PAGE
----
SINGAPORE - The Singapore government unveiled a master plan on Sunday to double capacity at Southeast Asia's busiest airport, build a new waterfront city, move its massive port and relocate a military airbase to free up land for development.
The plan announced by Prime Minister Lee Hsien Loong follows mounting discontent in one of the world's wealthiest nations over an influx of foreign workers and expatriates blamed for a range of problems - from strained infrastructure to among the highest living costs in Asia.
In an annual National Day address, Lee sought to allay those fears, elaborating on a trove of long-term plans that appear intended to counter a growing voter backlash against the People's Action Party (PAP) that has ruled Singapore for more than half a century.
These include changes to Singapore's health-care and education systems, and the move of its port - the world's second-busiest hub for container shipping - to a new location in Tuas in western Singapore from 2027. That would free up land in Tanjong Pagar, next to the central business district, for a sprawling new waterfront city, Lee said.
He also unveiled plans for a fourth runway at Changi Airport, Southeast Asia's busiest. This will alllow the government to move a military airbase in central Singapore to Changi after 2030 and free up 800 hectares (1,980 acres) of land for homes, factories and businesses.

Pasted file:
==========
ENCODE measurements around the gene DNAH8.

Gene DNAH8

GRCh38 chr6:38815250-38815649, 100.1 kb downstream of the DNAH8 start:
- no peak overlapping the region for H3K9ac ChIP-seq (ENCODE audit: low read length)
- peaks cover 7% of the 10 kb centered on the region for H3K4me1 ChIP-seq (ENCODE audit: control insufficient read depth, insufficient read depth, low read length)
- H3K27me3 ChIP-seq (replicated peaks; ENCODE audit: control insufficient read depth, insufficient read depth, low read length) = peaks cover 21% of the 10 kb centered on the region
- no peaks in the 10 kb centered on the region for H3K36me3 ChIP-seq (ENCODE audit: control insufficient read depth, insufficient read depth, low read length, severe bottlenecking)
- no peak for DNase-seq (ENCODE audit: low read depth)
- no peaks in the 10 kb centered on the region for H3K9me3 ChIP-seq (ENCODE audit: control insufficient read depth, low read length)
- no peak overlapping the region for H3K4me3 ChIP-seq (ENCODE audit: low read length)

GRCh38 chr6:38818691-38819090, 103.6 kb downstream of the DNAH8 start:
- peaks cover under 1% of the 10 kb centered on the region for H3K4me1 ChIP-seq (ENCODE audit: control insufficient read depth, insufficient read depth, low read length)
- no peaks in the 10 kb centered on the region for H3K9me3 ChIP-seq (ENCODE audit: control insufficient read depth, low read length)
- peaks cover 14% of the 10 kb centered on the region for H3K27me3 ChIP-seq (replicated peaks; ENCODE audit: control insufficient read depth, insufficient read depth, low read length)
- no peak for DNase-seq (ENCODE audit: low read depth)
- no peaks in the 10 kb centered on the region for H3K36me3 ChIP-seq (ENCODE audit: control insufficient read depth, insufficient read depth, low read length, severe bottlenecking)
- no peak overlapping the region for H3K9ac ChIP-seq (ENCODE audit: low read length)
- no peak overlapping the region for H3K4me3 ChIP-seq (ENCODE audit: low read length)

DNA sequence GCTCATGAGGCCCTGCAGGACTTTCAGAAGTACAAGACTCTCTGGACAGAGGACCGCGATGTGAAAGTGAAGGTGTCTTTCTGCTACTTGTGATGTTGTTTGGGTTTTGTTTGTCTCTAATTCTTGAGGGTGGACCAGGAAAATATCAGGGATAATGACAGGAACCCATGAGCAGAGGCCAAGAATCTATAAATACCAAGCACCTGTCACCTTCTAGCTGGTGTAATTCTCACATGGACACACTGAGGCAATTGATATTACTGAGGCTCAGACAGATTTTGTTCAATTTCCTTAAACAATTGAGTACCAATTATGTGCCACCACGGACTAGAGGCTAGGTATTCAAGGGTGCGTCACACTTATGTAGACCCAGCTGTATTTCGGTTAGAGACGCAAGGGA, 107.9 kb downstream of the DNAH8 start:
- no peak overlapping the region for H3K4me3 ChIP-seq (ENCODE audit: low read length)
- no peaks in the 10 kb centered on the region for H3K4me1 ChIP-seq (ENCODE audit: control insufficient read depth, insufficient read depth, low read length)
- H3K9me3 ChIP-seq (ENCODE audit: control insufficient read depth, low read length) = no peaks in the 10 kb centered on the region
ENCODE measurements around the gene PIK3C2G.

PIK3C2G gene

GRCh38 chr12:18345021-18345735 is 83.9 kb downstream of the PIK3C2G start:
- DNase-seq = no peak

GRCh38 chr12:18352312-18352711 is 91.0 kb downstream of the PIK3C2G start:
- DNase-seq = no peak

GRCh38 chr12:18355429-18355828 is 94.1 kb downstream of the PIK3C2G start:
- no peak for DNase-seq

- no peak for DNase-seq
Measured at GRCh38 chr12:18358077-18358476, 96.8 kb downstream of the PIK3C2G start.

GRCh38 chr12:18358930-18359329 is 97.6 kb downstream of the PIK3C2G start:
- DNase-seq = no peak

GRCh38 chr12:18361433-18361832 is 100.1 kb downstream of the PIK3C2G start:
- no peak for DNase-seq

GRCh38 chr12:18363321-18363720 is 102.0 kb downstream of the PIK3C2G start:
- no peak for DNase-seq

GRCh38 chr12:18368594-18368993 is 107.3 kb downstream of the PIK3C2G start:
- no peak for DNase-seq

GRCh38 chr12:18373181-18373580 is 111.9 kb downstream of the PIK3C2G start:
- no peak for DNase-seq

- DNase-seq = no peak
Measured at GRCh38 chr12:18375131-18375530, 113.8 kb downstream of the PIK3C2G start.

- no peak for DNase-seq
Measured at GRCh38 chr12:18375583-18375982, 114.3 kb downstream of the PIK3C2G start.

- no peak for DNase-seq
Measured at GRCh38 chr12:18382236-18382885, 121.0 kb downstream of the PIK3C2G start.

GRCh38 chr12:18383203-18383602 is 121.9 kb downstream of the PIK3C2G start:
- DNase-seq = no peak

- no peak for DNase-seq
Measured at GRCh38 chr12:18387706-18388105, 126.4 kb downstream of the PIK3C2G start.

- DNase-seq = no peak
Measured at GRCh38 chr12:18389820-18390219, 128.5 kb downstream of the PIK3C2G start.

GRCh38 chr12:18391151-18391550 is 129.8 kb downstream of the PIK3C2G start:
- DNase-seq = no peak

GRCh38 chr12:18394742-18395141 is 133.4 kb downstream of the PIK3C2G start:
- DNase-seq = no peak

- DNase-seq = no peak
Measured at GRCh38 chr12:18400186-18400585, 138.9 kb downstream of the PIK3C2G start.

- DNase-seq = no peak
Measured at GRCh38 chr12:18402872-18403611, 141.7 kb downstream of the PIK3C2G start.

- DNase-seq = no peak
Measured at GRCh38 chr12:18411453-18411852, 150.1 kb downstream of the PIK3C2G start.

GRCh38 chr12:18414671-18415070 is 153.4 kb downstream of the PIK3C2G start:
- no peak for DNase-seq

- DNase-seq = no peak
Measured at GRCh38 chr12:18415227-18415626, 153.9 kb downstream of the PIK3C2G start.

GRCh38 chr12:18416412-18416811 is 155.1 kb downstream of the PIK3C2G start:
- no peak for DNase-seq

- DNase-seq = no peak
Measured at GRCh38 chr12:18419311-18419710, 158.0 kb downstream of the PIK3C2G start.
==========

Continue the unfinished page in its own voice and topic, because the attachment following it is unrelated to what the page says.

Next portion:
"This is how we can stay the hub in Southeast Asia and create many more opportunities for Singaporeans," he said, citing competition from Kuala Lumpur and Bangkok.
PACIFYING A NEW GENERATION
Lee's speech seemed intended to show voters that Singapore under the PAP will evolve well beyond the era of his father, the 89-year-old Lee Kuan Yew, the country's founder prime minister. The elder Lee's stern and technocratic policies are credited with turning Singapore from a colonial outpost in the 1960s into a flourishing financial centre with clean streets and the world's highest concentration of millionaires.
A new generation has begun to openly question the ruling party's wisdom, clamouring for more say in the country's direction.